On Tuesday, the UK government received some unexpected good news in the form of a £5.4bn budget surplus in January. Receipts were boosted by the highest level of self-assessment income tax collected since records began in 1999, and costs were lower with the government’s energy bill support scheme being significantly less expensive than previously forecast.
Overall, this has resulted in public borrowing being £30.6bn less in the financial year to date than predicted by the Office for Budget Responsibility.
The Spring budget is now less than 3 weeks away. The optimistic news about the UK’s balance sheet could provide Chancellor, Jeremy Hunt, with the license to be more creative in his economy-boosting solutions.
With the Bank of England (BoE) still tightening monetary policy it is important, however, that any policy announcements are not inflationary in the short run. They need to give the impression of a united front, rather than trying to pull in opposite directions, which would likely result in the BoE hiking interest rates even further to compensate.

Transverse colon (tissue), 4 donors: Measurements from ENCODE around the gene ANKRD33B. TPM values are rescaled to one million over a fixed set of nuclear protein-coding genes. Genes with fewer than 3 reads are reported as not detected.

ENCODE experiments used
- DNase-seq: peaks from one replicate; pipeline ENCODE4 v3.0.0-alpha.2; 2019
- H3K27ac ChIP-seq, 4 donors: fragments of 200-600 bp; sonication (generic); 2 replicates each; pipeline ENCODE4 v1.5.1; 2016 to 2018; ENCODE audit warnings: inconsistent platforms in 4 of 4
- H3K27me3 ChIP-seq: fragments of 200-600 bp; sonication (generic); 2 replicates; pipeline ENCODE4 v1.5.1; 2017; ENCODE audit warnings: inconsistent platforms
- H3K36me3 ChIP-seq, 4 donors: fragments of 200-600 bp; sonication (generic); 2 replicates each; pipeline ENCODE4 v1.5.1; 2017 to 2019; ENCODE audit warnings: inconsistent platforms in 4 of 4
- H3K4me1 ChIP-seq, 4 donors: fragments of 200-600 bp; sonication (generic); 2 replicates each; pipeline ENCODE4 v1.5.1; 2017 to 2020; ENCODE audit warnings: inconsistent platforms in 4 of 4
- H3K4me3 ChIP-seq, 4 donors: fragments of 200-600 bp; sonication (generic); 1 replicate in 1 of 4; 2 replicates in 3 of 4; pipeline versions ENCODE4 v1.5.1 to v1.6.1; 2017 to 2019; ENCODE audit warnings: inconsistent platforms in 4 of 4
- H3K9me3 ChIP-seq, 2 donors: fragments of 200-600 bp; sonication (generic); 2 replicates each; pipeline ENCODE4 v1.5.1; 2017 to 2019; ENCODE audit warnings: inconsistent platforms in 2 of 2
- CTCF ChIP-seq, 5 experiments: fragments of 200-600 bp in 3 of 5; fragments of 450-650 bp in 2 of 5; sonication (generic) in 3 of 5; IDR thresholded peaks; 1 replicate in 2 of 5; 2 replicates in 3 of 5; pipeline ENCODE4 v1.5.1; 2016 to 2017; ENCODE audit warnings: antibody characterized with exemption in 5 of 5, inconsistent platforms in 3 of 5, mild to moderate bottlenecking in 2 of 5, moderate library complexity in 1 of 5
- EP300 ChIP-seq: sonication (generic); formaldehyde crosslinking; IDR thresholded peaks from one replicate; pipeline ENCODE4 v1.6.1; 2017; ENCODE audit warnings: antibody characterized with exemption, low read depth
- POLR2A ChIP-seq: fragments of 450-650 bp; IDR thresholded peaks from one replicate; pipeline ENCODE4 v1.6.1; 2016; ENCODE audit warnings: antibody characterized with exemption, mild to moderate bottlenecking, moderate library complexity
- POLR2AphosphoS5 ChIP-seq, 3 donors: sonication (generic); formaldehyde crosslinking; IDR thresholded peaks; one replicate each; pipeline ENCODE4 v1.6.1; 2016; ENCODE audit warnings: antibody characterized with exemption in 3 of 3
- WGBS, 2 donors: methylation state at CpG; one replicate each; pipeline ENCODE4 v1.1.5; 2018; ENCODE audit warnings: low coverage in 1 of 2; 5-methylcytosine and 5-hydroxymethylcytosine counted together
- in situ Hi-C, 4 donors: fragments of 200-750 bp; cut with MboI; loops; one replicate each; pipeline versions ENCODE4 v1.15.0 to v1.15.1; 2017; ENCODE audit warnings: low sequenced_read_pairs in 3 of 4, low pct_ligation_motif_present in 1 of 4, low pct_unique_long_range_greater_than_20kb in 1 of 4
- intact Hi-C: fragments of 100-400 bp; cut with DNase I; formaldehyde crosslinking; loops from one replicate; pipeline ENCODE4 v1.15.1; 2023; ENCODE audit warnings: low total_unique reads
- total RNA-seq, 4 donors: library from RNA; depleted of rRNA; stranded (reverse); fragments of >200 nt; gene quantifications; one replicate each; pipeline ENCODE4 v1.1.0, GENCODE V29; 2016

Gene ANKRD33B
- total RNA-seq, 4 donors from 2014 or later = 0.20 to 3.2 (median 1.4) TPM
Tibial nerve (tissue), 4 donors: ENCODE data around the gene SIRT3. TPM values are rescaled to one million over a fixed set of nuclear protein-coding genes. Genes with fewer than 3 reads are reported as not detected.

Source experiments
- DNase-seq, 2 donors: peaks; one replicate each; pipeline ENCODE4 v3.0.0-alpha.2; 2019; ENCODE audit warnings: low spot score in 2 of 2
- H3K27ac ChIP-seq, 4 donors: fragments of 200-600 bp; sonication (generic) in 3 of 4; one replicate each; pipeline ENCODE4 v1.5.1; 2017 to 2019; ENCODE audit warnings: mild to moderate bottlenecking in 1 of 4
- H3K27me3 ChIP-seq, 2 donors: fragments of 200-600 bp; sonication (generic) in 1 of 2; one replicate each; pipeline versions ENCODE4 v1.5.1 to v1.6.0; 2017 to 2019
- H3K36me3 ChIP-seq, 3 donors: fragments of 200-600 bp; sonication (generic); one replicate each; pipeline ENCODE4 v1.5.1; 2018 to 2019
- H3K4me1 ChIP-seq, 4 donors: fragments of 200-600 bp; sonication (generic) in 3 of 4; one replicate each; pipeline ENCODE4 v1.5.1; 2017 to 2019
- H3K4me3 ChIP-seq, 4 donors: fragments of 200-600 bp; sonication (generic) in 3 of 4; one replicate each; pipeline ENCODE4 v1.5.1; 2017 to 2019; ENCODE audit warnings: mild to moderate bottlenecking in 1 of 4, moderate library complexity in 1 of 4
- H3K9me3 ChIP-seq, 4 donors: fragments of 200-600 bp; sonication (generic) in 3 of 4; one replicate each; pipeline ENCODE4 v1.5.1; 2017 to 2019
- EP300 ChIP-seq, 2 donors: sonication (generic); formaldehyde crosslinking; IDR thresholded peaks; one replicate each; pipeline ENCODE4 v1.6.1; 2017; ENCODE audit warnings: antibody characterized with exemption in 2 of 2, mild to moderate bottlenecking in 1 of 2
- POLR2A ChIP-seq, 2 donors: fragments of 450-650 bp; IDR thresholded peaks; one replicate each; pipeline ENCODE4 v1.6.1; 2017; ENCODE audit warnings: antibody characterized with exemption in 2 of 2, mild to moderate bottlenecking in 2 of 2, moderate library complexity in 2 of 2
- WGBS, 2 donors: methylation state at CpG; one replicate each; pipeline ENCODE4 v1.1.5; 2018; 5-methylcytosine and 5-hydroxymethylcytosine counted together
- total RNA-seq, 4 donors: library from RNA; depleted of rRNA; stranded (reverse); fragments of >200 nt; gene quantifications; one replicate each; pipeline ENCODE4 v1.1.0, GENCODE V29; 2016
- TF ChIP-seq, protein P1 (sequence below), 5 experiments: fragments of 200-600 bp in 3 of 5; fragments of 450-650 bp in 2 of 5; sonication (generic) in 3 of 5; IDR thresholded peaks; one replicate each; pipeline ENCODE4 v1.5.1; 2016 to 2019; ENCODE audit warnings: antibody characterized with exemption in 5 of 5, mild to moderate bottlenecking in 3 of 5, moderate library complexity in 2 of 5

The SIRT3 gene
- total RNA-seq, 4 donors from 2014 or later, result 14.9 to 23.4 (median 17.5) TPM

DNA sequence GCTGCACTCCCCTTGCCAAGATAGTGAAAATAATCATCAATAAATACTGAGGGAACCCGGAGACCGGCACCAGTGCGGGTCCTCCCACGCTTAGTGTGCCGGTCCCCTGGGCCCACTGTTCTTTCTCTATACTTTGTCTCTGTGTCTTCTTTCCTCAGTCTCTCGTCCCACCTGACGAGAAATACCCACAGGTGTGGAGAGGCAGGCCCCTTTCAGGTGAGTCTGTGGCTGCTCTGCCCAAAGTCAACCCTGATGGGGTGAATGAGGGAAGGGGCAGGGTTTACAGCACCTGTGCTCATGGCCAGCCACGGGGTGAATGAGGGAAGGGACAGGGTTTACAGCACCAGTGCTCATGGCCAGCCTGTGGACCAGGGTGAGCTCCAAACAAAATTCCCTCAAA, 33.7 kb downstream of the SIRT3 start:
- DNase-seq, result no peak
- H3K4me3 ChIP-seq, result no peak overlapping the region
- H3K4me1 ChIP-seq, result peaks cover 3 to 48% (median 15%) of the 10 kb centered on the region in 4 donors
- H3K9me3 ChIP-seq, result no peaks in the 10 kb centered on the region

There may be some giveaways in the form of an extension of the fuel duty cut or to scrap the previously announced rise in April of the energy price guarantee. Those hoping for more, though, could be left disappointed, with the chancellor likely to wait until next year before firing up some pre-election policies aimed at winning back public opinion. With inflation trending lower and predicted to fall through this year (Citigroup now forecasting UK inflation at 2.3% in November), the BoE would certainly prefer Mr Hunt keeps most of his rabbits in the hat for a while longer.
John Naylor, Chartered FCSI – Head of Investment Committee